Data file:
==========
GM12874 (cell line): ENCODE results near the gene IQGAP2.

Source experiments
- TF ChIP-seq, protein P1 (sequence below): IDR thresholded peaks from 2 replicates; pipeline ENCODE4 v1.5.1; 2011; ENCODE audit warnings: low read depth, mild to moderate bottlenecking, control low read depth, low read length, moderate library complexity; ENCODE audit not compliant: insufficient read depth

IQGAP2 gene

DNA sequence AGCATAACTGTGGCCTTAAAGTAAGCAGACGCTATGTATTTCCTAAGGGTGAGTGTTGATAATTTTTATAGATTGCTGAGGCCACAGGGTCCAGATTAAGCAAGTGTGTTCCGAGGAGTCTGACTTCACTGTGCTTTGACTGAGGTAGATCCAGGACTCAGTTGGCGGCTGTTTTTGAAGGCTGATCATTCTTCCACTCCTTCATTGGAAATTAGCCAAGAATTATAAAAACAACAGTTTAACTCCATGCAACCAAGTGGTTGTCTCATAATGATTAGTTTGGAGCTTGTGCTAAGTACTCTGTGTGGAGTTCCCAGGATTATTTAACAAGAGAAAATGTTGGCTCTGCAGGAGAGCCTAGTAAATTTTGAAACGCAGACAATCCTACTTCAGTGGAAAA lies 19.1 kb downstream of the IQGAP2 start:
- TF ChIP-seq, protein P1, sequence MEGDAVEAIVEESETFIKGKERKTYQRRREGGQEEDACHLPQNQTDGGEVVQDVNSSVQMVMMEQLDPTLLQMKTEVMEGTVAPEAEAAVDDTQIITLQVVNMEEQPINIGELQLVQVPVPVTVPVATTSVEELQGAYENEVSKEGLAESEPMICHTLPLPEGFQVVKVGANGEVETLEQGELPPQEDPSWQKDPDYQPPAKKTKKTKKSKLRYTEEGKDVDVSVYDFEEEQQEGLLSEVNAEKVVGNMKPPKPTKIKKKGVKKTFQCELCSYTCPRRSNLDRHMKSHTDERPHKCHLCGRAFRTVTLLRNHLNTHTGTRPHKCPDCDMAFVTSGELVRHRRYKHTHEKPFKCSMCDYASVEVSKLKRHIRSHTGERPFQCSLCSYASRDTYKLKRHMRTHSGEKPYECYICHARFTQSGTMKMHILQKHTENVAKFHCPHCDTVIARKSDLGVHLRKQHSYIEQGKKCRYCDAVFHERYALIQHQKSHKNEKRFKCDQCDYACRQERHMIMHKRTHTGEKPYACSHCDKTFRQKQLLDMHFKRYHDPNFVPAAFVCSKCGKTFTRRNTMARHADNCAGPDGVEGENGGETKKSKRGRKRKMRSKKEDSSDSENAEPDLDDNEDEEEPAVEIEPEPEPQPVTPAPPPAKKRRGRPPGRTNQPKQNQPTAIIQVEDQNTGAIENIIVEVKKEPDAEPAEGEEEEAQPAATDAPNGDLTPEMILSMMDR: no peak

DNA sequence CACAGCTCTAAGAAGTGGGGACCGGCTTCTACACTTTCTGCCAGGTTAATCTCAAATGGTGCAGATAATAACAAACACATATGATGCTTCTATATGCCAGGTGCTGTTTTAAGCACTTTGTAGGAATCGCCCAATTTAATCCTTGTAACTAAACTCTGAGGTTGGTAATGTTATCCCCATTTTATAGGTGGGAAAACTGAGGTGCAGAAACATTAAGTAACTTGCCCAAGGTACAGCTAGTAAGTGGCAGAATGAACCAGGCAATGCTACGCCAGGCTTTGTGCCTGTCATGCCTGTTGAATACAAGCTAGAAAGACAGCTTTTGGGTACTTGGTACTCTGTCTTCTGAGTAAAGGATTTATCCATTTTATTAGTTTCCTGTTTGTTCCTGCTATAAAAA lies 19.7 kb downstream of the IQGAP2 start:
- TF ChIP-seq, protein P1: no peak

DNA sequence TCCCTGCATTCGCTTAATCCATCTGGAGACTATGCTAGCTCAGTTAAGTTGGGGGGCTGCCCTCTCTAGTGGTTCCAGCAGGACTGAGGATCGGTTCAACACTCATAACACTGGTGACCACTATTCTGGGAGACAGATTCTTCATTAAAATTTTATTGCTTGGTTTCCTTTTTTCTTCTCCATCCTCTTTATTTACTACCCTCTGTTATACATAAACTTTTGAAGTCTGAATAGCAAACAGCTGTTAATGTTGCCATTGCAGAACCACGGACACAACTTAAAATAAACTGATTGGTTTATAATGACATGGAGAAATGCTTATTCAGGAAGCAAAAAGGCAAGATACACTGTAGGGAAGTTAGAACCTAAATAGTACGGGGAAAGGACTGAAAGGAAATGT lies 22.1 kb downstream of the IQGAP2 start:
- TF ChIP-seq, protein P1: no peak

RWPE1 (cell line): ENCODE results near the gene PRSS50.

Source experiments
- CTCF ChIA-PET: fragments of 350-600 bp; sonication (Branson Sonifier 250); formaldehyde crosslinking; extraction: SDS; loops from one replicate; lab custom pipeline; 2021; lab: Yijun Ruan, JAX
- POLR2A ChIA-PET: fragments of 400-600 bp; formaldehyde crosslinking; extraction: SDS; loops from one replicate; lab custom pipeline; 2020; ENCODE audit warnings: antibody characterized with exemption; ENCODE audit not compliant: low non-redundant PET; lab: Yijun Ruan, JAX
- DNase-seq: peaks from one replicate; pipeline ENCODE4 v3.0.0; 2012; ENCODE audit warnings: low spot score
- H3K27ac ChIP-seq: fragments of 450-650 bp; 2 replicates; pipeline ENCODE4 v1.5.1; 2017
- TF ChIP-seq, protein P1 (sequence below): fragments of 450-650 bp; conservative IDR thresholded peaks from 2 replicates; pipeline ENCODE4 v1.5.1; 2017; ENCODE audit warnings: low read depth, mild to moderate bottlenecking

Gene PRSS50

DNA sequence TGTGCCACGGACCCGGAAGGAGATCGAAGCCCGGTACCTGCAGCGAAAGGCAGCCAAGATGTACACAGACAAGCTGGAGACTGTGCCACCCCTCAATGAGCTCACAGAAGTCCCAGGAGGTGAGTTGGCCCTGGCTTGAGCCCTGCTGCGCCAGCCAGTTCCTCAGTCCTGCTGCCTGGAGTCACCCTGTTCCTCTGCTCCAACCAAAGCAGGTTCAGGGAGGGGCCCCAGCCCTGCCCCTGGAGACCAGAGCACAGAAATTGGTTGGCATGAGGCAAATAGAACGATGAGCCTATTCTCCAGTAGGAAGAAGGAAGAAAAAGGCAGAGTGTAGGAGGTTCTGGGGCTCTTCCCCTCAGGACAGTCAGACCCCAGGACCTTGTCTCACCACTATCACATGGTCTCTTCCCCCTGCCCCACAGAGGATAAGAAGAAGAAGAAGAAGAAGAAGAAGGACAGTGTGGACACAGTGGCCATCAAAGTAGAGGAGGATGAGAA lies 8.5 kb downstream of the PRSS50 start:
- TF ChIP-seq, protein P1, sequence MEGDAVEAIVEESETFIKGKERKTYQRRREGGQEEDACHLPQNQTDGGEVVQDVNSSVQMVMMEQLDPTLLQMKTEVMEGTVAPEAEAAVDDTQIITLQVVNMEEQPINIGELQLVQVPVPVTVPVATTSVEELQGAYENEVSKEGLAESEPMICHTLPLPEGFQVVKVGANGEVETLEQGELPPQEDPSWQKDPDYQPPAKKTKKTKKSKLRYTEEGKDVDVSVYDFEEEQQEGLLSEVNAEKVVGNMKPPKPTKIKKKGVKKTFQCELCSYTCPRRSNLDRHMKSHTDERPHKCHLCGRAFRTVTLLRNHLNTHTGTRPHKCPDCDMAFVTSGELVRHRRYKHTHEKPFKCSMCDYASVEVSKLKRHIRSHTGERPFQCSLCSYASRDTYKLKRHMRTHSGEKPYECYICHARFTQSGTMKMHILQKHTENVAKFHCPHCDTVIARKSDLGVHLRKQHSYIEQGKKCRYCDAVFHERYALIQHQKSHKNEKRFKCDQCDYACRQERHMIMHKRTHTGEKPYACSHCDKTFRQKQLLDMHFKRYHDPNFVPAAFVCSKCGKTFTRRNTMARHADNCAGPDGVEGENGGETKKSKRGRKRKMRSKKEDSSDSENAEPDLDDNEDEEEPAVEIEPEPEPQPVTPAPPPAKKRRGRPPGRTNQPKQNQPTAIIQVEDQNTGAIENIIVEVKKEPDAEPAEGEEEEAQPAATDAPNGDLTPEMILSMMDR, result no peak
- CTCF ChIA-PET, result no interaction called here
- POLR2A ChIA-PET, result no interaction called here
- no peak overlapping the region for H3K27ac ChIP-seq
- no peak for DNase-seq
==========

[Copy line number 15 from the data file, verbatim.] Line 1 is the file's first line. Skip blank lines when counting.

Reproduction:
- DNase-seq: peaks from one replicate; pipeline ENCODE4 v3.0.0; 2012; ENCODE audit warnings: low spot score